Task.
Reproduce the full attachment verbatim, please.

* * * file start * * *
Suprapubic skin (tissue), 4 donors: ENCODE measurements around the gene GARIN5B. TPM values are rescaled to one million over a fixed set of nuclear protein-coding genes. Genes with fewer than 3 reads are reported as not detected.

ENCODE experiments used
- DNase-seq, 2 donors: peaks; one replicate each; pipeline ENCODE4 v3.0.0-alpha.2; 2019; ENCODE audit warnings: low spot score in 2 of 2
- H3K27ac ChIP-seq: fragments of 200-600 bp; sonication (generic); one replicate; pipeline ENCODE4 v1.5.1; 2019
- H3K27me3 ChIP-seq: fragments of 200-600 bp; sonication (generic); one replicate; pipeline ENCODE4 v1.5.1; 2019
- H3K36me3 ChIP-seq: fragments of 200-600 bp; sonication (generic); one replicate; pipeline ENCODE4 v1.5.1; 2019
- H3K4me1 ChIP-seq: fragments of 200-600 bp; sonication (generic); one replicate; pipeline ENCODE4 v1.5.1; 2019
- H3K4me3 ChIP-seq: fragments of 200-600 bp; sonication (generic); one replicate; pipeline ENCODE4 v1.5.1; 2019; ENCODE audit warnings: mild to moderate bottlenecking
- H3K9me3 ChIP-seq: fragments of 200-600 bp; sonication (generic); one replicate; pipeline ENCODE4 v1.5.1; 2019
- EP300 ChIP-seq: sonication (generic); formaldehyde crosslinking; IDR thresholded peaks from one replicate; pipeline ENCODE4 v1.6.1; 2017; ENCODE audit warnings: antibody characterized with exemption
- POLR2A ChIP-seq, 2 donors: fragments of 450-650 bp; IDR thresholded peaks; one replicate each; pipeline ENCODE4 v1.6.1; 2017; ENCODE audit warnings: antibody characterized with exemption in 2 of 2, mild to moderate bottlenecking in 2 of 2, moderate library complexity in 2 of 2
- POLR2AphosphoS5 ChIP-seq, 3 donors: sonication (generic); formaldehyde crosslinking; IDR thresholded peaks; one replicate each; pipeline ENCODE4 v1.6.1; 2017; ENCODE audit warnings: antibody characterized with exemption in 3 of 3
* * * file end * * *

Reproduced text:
Suprapubic skin (tissue), 4 donors: ENCODE measurements around the gene GARIN5B. TPM values are rescaled to one million over a fixed set of nuclear protein-coding genes. Genes with fewer than 3 reads are reported as not detected.

ENCODE experiments used
- DNase-seq, 2 donors: peaks; one replicate each; pipeline ENCODE4 v3.0.0-alpha.2; 2019; ENCODE audit warnings: low spot score in 2 of 2
- H3K27ac ChIP-seq: fragments of 200-600 bp; sonication (generic); one replicate; pipeline ENCODE4 v1.5.1; 2019
- H3K27me3 ChIP-seq: fragments of 200-600 bp; sonication (generic); one replicate; pipeline ENCODE4 v1.5.1; 2019
- H3K36me3 ChIP-seq: fragments of 200-600 bp; sonication (generic); one replicate; pipeline ENCODE4 v1.5.1; 2019
- H3K4me1 ChIP-seq: fragments of 200-600 bp; sonication (generic); one replicate; pipeline ENCODE4 v1.5.1; 2019
- H3K4me3 ChIP-seq: fragments of 200-600 bp; sonication (generic); one replicate; pipeline ENCODE4 v1.5.1; 2019; ENCODE audit warnings: mild to moderate bottlenecking
- H3K9me3 ChIP-seq: fragments of 200-600 bp; sonication (generic); one replicate; pipeline ENCODE4 v1.5.1; 2019
- EP300 ChIP-seq: sonication (generic); formaldehyde crosslinking; IDR thresholded peaks from one replicate; pipeline ENCODE4 v1.6.1; 2017; ENCODE audit warnings: antibody characterized with exemption
- POLR2A ChIP-seq, 2 donors: fragments of 450-650 bp; IDR thresholded peaks; one replicate each; pipeline ENCODE4 v1.6.1; 2017; ENCODE audit warnings: antibody characterized with exemption in 2 of 2, mild to moderate bottlenecking in 2 of 2, moderate library complexity in 2 of 2
- POLR2AphosphoS5 ChIP-seq, 3 donors: sonication (generic); formaldehyde crosslinking; IDR thresholded peaks; one replicate each; pipeline ENCODE4 v1.6.1; 2017; ENCODE audit warnings: antibody characterized with exemption in 3 of 3